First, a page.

GNU Astronomy Utilities


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6.2.2.6 Filtering (smoothing) operators

Image filtering is commonly used for smoothing: every pixel value in the output image is created by applying a certain statistic to the pixels in its vicinity.

filter-mean

Apply mean filtering (or moving average) on the input dataset. During mean filtering, each pixel (data element) is replaced by the mean value of all its surrounding pixels (excluding blank values). The number of surrounding pixels in each dimension (to calculate the mean) is determined through the earlier operands that have been pushed onto the stack prior to the input dataset. The number of necessary operands is determined by the dimensions of the input dataset (first popped operand). The order of the dimensions on the command-line is the order in FITS format. Here is one example:

$ astarithmetic 5 4 image.fits filter-mean

In this example, each pixel is replaced by the mean of a 5 by 4 box around it. The box is 5 pixels along the first FITS dimension (horizontal when viewed in ds9) and 4 pixels along the second FITS dimension (vertical).

Each pixel will be placed in the center of the box that the mean is calculated on. If the given width along a dimension is even, then the center is assumed to be between the pixels (not in the center of a pixel). When the pixel is close to the edge, the pixels of the box that fall outside the image are ignored. Therefore, on the edge, less points will be used in calculating the mean.

The final effect of mean filtering is to smooth the input image, it is essentially a convolution with a kernel that has identical values for all its pixels (is flat), see Convolution process.

Note that blank pixels will also be affected by this operator: if there are any non-blank elements in the box surrounding a blank pixel, in the filtered image, it will have the mean of the non-blank elements, therefore it won’t be blank any more. If blank elements are important for your analysis, you can use the isblank with the where operator to set them back to blank after filtering.

filter-median

Apply median filtering on the input dataset. This is very similar to filter-mean, except that instead of the mean value of the box pixels, the median value is used to replace a pixel value. For more on how to use this operator, please see filter-mean.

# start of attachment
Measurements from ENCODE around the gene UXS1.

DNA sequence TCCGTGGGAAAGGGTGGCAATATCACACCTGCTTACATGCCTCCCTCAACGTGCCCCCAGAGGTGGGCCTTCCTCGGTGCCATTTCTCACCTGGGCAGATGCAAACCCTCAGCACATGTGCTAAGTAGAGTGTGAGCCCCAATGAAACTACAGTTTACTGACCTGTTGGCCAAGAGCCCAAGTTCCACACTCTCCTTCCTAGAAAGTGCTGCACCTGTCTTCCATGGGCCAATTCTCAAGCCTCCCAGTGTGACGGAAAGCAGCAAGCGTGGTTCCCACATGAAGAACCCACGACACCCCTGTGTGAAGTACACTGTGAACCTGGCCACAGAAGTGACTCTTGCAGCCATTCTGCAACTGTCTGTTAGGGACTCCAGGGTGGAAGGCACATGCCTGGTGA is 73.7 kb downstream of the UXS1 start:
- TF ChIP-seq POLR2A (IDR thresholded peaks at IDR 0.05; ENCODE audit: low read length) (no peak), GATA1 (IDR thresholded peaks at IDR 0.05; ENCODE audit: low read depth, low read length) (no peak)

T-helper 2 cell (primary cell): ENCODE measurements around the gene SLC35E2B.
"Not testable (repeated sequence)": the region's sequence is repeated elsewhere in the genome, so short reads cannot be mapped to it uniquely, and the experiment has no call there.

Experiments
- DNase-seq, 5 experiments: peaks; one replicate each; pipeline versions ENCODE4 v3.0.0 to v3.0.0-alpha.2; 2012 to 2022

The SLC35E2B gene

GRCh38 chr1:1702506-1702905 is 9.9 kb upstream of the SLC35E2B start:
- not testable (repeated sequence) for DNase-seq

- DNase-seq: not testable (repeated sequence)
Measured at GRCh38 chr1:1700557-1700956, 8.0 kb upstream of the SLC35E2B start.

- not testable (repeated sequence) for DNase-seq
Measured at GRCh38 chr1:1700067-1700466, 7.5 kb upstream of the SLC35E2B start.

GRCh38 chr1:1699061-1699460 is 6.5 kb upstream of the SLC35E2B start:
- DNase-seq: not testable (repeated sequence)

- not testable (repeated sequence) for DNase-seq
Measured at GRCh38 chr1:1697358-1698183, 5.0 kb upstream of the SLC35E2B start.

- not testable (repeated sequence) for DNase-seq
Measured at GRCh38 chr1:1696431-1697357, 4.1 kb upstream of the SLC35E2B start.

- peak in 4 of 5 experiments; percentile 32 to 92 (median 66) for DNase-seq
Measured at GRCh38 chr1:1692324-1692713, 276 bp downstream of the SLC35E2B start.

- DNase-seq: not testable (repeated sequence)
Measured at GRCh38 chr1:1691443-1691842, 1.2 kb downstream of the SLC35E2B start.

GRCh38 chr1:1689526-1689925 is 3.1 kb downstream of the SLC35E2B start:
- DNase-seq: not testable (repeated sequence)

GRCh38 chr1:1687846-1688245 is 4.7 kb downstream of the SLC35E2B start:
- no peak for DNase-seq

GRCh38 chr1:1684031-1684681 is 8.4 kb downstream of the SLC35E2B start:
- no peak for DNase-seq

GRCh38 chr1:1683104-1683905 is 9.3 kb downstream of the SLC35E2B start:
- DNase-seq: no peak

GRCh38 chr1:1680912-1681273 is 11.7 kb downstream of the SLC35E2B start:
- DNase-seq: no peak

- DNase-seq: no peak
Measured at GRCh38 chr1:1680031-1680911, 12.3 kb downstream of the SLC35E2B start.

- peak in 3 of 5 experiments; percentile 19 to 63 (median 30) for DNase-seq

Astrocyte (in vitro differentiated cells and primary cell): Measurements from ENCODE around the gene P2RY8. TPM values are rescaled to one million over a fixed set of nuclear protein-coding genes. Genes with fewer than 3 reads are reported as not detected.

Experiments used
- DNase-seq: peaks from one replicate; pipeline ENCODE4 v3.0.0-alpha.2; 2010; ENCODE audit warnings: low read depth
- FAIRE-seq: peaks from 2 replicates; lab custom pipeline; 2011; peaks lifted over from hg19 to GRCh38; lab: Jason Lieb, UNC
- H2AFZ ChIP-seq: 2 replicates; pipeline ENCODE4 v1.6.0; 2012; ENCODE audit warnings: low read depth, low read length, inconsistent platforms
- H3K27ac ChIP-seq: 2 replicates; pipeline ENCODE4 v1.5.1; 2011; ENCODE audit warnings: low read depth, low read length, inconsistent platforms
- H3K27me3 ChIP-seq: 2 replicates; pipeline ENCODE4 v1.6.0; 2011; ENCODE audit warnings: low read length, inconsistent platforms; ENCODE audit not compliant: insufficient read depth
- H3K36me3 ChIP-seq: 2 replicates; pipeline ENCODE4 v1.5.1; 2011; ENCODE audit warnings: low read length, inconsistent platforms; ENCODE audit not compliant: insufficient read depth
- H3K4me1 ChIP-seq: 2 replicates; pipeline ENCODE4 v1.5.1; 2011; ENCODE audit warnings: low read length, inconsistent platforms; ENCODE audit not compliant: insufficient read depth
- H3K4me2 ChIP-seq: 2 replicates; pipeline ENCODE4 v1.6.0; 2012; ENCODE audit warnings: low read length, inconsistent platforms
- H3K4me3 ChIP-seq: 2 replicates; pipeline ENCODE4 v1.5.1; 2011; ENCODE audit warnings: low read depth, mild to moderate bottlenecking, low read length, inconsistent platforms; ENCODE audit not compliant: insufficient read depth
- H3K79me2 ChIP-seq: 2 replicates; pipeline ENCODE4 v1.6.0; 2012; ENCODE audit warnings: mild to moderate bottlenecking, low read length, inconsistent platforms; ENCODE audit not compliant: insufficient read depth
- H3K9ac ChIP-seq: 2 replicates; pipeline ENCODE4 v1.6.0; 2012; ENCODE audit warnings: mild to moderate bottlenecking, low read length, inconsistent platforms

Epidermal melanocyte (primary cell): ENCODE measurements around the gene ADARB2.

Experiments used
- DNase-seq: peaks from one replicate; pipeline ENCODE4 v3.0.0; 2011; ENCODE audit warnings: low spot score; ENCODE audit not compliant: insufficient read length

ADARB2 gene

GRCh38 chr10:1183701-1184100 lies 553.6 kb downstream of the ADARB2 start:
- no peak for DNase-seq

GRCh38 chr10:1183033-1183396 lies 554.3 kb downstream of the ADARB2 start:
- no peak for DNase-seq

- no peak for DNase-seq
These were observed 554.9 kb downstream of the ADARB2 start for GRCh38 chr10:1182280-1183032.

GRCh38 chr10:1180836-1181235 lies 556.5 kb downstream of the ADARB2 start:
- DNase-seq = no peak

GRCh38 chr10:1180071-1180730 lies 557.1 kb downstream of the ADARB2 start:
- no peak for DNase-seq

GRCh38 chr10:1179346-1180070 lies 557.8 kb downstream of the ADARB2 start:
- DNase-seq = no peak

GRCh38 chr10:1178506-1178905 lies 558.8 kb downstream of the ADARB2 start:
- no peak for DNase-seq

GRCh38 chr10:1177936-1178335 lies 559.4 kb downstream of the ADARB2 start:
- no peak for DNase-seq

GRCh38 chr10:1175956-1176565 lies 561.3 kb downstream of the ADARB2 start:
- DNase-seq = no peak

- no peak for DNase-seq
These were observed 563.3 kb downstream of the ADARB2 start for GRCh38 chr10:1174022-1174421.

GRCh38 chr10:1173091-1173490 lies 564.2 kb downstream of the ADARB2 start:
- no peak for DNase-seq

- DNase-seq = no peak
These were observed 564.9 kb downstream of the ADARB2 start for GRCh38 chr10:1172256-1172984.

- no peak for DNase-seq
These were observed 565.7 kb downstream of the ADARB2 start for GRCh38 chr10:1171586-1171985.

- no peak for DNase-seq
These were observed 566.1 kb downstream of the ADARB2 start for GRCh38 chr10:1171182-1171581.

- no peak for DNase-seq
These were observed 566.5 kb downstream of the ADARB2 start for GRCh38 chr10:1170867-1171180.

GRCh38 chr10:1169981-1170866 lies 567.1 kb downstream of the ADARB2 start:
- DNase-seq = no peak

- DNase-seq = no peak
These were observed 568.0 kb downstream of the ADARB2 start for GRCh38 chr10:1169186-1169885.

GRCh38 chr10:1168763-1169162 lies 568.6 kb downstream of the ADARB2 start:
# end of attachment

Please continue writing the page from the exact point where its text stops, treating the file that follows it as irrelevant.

The median is less susceptible to outliers compared to the mean. As a result, after median filtering, the pixel values will be more discontinuous than mean filtering.

filter-sigclip-mean

Apply a \(\sigma\)-clipped mean filtering onto the input dataset. This is very similar to filter-mean, except that all outliers (identified by the \(\sigma\)-clipping algorithm) have been removed, see Sigma clipping for more on the basics of this algorithm. As described there, two extra input parameters are necessary for \(\sigma\)-clipping: the multiple of \(\sigma\) and the termination criteria. filter-sigclip-mean therefore needs to pop two other operands from the stack after the dimensions of the box.

For example the line below uses the same box size as the example of filter-mean. However, all elements in the box that are iteratively beyond \(3\sigma\) of the distribution’s median are removed from the final calculation of the mean until the change in \(\sigma\) is less than \(0.2\).

$ astarithmetic 3 0.2 5 4 image.fits filter-sigclip-mean

The median (which needs a sorted dataset) is necessary for \(\sigma\)-clipping, therefore filter-sigclip-mean can be significantly slower than filter-mean. However, if there are strong outliers in the dataset that you want to ignore (for example emission lines on a spectrum when finding the continuum), this is a much better solution.

filter-sigclip-median

Apply a \(\sigma\)-clipped median filtering onto the input dataset. This operator and its necessary operands are almost identical to filter-sigclip-mean, except that after \(\sigma\)-clipping, the median value (which is less affected by outliers than the mean) is added back to the stack.


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